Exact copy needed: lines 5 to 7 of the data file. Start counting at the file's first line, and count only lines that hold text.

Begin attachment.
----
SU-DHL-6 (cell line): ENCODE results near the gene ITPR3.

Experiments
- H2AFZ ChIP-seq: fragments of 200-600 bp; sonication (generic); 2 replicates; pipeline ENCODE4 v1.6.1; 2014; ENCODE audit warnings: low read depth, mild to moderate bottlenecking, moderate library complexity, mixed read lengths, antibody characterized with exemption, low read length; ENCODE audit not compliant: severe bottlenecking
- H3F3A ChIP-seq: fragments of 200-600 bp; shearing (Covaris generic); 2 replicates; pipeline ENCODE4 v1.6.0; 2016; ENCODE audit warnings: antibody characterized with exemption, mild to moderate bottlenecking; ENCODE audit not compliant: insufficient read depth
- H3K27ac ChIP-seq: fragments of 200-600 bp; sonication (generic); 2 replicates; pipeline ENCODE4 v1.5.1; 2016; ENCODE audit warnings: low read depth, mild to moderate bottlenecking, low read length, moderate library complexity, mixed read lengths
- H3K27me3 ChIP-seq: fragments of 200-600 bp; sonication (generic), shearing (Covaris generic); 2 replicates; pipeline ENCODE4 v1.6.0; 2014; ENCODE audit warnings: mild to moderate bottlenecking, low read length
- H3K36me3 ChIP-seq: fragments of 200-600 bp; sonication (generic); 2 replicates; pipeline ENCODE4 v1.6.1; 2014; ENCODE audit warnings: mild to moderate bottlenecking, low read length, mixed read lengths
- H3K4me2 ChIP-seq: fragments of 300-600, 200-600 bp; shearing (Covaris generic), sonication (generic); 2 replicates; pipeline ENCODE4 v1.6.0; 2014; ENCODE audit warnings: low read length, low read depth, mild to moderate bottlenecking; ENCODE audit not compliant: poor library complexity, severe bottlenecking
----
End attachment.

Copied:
- H3K27ac ChIP-seq: fragments of 200-600 bp; sonication (generic); 2 replicates; pipeline ENCODE4 v1.5.1; 2016; ENCODE audit warnings: low read depth, mild to moderate bottlenecking, low read length, moderate library complexity, mixed read lengths
- H3K27me3 ChIP-seq: fragments of 200-600 bp; sonication (generic), shearing (Covaris generic); 2 replicates; pipeline ENCODE4 v1.6.0; 2014; ENCODE audit warnings: mild to moderate bottlenecking, low read length
- H3K36me3 ChIP-seq: fragments of 200-600 bp; sonication (generic); 2 replicates; pipeline ENCODE4 v1.6.1; 2014; ENCODE audit warnings: mild to moderate bottlenecking, low read length, mixed read lengths